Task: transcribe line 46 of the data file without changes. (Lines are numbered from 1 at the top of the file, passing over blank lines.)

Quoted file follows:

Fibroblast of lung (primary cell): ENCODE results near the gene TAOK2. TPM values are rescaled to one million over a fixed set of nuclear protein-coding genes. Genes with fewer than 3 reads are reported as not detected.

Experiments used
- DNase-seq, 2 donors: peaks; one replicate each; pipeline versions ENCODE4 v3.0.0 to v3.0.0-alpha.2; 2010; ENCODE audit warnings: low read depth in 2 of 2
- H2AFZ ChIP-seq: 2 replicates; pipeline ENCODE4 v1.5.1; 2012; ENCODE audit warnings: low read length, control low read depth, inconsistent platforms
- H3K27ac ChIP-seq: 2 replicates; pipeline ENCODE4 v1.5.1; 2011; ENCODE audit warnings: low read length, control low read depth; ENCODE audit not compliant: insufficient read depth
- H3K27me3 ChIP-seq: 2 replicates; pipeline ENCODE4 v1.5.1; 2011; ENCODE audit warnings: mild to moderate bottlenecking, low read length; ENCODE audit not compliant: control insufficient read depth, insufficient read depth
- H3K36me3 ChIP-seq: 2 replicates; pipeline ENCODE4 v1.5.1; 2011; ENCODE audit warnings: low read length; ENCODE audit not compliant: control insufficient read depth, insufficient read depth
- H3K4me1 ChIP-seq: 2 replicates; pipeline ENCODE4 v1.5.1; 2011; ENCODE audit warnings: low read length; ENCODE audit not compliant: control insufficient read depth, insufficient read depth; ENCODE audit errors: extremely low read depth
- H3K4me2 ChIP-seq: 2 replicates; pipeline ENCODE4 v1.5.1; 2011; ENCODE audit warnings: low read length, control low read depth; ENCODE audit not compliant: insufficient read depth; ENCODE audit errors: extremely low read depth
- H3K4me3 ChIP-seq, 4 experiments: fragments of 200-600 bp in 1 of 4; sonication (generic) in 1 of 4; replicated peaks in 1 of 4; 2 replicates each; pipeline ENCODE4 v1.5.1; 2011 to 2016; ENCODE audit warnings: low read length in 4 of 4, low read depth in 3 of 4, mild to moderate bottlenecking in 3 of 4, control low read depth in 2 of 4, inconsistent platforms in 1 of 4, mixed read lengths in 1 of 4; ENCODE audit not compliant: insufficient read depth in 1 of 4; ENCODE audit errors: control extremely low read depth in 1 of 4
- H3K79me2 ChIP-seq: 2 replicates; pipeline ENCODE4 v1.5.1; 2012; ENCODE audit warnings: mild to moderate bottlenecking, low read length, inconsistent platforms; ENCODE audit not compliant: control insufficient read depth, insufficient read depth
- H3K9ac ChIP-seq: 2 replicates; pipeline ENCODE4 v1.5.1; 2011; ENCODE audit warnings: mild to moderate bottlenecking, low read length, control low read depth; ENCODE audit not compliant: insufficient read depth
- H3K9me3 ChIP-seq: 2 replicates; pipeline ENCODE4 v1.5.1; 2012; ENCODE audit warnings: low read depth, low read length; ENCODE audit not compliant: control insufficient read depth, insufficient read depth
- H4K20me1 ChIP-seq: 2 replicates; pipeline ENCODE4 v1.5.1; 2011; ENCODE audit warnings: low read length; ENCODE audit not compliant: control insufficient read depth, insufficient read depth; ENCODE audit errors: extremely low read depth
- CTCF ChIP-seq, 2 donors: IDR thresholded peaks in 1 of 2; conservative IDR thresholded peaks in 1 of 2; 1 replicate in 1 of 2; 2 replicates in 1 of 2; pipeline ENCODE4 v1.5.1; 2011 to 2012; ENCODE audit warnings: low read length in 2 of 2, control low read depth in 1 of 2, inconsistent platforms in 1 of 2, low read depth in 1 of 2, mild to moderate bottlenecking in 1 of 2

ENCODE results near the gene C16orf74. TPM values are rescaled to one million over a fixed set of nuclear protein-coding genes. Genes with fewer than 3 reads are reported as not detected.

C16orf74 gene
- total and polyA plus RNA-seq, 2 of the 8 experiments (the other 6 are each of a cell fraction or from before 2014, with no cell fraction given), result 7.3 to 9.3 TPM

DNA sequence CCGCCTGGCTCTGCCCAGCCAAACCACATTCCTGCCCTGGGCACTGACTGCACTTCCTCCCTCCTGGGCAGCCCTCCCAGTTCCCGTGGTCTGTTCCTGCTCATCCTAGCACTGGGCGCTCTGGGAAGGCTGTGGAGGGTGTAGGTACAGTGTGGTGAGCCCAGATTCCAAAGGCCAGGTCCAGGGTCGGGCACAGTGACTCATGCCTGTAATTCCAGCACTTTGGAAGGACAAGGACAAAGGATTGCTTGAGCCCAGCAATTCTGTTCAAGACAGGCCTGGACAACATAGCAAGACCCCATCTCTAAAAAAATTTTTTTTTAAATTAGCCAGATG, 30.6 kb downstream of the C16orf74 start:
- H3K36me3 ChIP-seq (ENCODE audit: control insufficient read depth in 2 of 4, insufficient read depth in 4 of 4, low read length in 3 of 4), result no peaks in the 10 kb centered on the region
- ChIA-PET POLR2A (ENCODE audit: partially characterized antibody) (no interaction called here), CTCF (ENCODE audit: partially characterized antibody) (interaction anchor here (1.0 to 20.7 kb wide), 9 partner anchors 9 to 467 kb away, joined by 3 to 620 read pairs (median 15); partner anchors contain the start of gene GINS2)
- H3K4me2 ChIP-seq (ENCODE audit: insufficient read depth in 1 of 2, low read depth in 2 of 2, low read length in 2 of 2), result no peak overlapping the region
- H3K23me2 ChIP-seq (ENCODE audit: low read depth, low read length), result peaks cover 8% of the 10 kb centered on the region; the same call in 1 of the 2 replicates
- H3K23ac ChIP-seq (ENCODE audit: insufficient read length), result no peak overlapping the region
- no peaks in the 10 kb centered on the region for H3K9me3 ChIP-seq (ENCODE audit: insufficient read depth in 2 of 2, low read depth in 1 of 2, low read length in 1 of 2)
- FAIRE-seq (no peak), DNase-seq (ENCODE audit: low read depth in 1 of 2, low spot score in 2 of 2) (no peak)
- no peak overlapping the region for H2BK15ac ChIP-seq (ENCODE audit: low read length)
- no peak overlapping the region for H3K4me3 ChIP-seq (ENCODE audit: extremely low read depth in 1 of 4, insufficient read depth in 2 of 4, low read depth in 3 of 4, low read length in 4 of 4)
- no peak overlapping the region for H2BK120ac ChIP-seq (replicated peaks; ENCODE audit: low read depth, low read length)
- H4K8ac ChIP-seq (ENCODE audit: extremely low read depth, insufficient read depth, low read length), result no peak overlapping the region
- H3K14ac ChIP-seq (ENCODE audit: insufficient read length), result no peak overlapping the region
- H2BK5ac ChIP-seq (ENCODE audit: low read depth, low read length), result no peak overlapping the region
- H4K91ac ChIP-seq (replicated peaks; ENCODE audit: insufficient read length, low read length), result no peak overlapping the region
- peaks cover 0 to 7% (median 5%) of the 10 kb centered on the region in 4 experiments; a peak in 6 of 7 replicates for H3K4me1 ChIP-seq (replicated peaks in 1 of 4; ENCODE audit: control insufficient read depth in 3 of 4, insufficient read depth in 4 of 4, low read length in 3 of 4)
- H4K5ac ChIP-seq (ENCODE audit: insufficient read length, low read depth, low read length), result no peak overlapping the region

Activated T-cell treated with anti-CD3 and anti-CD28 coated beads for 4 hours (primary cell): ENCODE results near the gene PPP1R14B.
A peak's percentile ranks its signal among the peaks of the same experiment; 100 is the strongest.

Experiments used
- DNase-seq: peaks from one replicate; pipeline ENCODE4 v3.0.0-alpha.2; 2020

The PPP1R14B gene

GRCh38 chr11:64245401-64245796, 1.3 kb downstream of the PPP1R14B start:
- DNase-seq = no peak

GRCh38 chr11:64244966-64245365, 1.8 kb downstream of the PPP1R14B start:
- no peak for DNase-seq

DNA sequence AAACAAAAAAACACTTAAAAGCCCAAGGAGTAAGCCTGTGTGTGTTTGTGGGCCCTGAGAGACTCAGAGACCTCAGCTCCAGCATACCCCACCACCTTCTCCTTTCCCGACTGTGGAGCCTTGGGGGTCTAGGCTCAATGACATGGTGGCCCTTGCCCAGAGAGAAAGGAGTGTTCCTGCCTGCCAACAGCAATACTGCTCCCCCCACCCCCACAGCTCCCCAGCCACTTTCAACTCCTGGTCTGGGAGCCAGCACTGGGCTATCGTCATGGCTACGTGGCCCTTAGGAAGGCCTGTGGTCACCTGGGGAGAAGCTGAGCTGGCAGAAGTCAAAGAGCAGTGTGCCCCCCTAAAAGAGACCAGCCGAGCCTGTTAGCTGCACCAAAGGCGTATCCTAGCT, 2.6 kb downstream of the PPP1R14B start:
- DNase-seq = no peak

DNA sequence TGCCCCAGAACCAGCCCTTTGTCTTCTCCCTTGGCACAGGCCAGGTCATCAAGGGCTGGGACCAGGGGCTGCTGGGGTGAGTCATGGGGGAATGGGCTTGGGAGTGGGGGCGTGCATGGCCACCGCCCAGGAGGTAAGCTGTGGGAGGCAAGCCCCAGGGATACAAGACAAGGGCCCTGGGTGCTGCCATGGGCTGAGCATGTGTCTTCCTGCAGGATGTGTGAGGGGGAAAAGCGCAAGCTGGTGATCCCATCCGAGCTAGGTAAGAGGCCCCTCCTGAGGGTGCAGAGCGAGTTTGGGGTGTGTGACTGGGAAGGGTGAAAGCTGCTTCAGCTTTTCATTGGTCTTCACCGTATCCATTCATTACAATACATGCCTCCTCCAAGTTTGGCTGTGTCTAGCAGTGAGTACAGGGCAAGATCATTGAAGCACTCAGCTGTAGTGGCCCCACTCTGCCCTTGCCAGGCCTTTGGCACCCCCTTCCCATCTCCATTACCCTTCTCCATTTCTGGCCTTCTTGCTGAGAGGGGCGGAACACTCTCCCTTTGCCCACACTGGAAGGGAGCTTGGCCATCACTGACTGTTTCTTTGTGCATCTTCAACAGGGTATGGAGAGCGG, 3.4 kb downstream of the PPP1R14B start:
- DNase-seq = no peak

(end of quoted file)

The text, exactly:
- DNase-seq = no peak